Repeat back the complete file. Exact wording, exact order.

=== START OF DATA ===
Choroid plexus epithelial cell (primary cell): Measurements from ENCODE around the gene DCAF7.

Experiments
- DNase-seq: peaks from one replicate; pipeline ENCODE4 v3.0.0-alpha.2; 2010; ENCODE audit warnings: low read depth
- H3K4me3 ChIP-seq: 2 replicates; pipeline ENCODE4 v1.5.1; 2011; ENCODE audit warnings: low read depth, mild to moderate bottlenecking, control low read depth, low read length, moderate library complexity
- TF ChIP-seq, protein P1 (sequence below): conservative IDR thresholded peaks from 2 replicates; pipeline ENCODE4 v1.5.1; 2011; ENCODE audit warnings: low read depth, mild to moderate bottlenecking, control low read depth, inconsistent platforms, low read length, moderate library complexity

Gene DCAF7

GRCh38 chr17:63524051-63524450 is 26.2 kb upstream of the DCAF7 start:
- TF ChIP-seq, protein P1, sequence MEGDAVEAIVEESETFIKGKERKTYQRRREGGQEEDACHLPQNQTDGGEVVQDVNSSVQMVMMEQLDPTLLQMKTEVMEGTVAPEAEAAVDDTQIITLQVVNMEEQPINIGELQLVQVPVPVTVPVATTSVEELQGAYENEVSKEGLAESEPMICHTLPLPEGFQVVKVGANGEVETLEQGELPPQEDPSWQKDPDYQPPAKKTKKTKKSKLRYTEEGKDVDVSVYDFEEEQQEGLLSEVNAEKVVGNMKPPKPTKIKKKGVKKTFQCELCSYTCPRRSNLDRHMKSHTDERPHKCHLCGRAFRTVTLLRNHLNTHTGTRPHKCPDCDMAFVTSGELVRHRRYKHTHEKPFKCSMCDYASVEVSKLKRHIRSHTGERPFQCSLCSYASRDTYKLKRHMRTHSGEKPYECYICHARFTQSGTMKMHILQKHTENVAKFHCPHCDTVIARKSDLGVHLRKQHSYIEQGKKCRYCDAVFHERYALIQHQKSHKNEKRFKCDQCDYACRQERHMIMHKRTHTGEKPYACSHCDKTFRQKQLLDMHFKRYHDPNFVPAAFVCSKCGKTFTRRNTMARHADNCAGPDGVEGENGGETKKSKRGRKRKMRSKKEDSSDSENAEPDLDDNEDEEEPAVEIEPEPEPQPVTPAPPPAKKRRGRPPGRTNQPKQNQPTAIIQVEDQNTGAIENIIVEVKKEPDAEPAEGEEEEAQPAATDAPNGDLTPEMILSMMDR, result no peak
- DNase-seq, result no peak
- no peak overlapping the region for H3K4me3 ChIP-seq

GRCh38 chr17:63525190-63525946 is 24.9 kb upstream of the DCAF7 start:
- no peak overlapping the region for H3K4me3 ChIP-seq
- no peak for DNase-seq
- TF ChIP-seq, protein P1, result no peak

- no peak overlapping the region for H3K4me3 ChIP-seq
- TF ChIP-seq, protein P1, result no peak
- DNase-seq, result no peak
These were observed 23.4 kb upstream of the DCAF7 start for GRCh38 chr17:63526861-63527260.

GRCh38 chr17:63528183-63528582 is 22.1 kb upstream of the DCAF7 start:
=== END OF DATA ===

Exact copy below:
Choroid plexus epithelial cell (primary cell): Measurements from ENCODE around the gene DCAF7.

Experiments
- DNase-seq: peaks from one replicate; pipeline ENCODE4 v3.0.0-alpha.2; 2010; ENCODE audit warnings: low read depth
- H3K4me3 ChIP-seq: 2 replicates; pipeline ENCODE4 v1.5.1; 2011; ENCODE audit warnings: low read depth, mild to moderate bottlenecking, control low read depth, low read length, moderate library complexity
- TF ChIP-seq, protein P1 (sequence below): conservative IDR thresholded peaks from 2 replicates; pipeline ENCODE4 v1.5.1; 2011; ENCODE audit warnings: low read depth, mild to moderate bottlenecking, control low read depth, inconsistent platforms, low read length, moderate library complexity

Gene DCAF7

GRCh38 chr17:63524051-63524450 is 26.2 kb upstream of the DCAF7 start:
- TF ChIP-seq, protein P1, sequence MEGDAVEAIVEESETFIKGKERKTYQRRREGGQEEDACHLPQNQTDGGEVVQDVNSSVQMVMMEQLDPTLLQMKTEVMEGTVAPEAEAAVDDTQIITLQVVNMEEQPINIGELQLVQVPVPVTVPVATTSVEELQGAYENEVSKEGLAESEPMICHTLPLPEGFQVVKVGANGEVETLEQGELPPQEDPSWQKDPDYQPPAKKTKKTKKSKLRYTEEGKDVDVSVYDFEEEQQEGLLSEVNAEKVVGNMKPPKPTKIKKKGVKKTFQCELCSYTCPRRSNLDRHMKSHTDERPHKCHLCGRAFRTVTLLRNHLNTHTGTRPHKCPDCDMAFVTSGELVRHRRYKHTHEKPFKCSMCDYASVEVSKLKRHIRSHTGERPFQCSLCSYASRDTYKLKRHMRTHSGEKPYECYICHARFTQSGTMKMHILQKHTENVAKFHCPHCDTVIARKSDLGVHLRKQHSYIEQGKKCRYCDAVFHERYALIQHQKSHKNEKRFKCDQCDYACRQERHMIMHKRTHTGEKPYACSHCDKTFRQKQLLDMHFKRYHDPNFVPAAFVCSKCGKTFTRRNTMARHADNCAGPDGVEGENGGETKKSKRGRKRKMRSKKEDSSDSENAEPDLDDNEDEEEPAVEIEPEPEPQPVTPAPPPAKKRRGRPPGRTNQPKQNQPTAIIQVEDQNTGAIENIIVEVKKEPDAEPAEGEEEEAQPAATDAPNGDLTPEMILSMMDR, result no peak
- DNase-seq, result no peak
- no peak overlapping the region for H3K4me3 ChIP-seq

GRCh38 chr17:63525190-63525946 is 24.9 kb upstream of the DCAF7 start:
- no peak overlapping the region for H3K4me3 ChIP-seq
- no peak for DNase-seq
- TF ChIP-seq, protein P1, result no peak

- no peak overlapping the region for H3K4me3 ChIP-seq
- TF ChIP-seq, protein P1, result no peak
- DNase-seq, result no peak
These were observed 23.4 kb upstream of the DCAF7 start for GRCh38 chr17:63526861-63527260.

GRCh38 chr17:63528183-63528582 is 22.1 kb upstream of the DCAF7 start: